Fossils provide new clues to Tibetan Plateau’s evolution

The bones of ancient rhinos, elephants, and fish constrain when the Tibetan Plateau rose high enough to prevent migration, a move that forced animals to adapt to high-altitude conditions. Called the Rooftop of the World, the Tibetan Plateau perches high above the surrounding terrain, surpassed only by the Himalayan mountains that mark its southern border. But when and how the plateau reached its high elevation has remained unclear.

For one scientist and his team, tracing the evolution of the Tibetan Plateau now has a much-needed clue: vertebrate fossils — woolly rhinos, shovel-tusked elephants, and climbing perch, to be precise. Read more.

Big cat diets: Whisker isotopes track prey

Many people will have heard of the concept of measuring drugs in human hair to expose drug use over time, a technique that is becoming well known and well established in forensic and clinical circles. It is made possible by the fact the hair matrix is inert, so once a drug enters through the blood supply to the follicle, it remains at the same position as the hair grows. This property allows the pattern of drug use of an individual to be deciphered over weeks and months by analysing short segments of hair in sequence.

What is less well known is the application of the same technique to the whiskers of animals. Read more.

Earwax like ice cores — unlocking the past hidden in whale earplugs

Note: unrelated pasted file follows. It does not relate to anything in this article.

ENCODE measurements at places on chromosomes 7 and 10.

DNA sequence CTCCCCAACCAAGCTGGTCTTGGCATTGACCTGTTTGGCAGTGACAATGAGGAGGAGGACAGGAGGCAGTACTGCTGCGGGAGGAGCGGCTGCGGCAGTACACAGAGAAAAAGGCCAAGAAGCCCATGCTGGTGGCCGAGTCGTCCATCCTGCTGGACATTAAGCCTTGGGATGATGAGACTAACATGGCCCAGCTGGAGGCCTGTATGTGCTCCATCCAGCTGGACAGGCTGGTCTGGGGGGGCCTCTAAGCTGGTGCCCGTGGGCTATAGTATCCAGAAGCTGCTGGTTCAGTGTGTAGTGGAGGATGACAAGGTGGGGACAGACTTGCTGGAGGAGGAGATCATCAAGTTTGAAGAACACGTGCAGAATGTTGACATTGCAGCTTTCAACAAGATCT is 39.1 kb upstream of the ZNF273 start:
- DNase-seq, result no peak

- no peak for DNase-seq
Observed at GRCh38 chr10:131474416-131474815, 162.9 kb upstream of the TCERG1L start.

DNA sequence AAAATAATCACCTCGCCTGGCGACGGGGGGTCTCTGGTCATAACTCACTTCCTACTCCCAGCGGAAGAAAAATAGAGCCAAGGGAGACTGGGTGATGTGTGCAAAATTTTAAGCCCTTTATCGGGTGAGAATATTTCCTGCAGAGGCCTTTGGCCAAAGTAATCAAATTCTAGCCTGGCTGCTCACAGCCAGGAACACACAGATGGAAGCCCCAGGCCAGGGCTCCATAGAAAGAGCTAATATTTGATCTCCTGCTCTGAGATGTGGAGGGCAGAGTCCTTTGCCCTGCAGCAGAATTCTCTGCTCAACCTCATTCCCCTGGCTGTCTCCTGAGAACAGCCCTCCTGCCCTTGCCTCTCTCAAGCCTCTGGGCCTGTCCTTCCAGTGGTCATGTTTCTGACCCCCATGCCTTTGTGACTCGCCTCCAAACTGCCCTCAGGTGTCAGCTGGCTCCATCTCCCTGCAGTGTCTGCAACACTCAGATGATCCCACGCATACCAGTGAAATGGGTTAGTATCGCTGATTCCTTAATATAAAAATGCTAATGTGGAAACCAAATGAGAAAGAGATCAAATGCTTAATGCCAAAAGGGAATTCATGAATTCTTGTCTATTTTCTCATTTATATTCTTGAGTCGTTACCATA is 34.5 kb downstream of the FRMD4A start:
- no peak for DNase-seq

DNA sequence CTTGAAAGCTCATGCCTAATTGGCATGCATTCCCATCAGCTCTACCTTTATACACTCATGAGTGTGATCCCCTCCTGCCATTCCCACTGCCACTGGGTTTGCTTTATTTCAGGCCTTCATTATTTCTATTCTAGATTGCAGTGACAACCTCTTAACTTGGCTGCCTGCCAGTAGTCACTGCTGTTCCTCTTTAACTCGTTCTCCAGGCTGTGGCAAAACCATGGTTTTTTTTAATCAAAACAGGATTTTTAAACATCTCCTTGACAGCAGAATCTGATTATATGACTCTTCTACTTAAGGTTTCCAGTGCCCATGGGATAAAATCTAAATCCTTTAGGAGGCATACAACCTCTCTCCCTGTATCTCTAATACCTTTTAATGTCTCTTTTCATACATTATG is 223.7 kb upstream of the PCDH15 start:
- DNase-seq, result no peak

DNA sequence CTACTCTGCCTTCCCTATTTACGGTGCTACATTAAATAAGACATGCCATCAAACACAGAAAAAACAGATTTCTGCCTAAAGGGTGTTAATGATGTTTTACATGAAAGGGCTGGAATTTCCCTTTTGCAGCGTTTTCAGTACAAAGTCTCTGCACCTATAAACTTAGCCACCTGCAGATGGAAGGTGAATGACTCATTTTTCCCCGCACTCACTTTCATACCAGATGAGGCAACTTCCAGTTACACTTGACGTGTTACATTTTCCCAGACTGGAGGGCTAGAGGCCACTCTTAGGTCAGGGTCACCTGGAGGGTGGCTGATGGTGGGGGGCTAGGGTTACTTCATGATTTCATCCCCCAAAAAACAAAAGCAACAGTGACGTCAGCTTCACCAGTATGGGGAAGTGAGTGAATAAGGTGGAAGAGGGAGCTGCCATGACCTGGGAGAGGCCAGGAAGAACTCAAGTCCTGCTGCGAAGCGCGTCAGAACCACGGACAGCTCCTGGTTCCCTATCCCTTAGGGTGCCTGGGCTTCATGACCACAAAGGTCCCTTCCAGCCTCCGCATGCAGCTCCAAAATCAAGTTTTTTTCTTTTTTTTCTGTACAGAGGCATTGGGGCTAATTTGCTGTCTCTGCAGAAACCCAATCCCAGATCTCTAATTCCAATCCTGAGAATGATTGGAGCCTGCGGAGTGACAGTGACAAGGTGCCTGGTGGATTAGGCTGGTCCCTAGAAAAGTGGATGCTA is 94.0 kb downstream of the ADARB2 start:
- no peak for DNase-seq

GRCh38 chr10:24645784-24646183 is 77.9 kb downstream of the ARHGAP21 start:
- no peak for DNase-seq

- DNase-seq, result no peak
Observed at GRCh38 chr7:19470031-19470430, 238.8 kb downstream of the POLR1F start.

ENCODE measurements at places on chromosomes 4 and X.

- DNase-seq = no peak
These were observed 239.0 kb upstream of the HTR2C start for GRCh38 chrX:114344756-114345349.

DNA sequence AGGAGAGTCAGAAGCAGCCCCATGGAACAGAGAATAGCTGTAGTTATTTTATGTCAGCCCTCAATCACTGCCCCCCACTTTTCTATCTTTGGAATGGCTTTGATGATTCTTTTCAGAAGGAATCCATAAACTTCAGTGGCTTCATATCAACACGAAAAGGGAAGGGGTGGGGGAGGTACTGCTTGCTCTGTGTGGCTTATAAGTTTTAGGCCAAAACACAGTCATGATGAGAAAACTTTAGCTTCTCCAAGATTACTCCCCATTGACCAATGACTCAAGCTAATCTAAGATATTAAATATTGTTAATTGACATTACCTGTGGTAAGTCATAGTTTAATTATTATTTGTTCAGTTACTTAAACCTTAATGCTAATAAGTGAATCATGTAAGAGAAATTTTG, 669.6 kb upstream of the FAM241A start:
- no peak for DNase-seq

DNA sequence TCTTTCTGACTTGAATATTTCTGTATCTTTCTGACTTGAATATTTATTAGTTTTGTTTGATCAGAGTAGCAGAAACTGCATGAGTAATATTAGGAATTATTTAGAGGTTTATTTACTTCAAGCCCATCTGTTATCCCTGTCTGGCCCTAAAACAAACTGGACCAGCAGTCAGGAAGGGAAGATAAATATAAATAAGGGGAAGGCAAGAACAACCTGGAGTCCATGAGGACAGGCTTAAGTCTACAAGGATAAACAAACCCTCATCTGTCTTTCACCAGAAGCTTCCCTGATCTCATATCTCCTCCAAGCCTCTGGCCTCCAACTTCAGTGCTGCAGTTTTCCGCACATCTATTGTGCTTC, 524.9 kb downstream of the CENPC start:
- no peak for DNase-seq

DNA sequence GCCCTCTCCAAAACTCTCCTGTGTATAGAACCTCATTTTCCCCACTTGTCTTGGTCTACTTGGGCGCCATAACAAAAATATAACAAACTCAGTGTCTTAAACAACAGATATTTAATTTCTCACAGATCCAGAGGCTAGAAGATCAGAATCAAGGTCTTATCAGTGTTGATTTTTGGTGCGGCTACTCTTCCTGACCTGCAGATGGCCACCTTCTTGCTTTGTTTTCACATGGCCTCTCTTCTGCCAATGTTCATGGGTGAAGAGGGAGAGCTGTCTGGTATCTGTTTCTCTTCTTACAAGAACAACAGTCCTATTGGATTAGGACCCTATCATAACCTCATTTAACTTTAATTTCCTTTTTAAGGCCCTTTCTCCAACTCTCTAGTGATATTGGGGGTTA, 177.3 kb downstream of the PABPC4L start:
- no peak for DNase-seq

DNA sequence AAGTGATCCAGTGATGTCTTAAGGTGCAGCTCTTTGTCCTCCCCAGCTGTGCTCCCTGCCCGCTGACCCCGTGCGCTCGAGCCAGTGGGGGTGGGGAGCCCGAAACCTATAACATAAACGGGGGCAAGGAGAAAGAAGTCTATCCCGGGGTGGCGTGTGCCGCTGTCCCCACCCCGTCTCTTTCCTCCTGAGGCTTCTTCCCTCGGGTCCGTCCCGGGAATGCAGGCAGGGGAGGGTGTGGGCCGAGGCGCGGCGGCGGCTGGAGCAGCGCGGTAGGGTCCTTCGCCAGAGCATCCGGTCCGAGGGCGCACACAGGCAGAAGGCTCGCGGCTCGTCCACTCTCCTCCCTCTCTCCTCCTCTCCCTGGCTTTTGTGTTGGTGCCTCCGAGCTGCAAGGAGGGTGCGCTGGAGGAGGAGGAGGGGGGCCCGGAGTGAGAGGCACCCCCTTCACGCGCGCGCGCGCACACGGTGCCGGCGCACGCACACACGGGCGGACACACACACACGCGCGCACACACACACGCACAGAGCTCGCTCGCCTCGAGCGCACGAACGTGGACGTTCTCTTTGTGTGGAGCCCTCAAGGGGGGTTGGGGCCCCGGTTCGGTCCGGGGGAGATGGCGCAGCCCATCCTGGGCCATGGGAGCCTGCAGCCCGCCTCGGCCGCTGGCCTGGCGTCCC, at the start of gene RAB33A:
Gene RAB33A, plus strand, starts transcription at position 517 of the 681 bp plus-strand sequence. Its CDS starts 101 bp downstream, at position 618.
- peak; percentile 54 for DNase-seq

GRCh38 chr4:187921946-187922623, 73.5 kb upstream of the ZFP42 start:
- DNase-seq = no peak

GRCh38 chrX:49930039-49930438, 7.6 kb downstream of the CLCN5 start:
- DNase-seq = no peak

Farzaneh Mansouri’s future data collectors are cruising around oceans worldwide, following blooms of productivity and accumulating decades of information — all in their earwax. Mansouri, an environmental scientist at Baylor University in Waco, Texas, studies the wax “earplugs” built up over years in sealed whale ear canals. The earplugs, according to her findings, provide records of the animals’ movements and diets over the course of their long lives. Read more.

Make way for megamarsupials: the migration of Australia’s extinct megafauna

Diprotodon was the largest marsupial ever to live. New evidence shows it migrated annually – and could make us reassess what we know of other extinct marsupials

Perhaps nowhere is the debate regarding the causes of megafaunal extinction more prominent than in Australia. During the Pliocene and Pleistocene epochs, a magnificent suite of giant marsupials (mammals who carry their young in a pouch), reptiles and birds roamed Australia, only to meet their demise at the end of the Pleistocene. Why these behemoths disappeared has been, and continues to be, the subject of extensive discussions.

Much of the debate revolves around the timings of megafaunal extinctions, the arrival and spread of modern humans in Australia, and the role of climate change. Read more.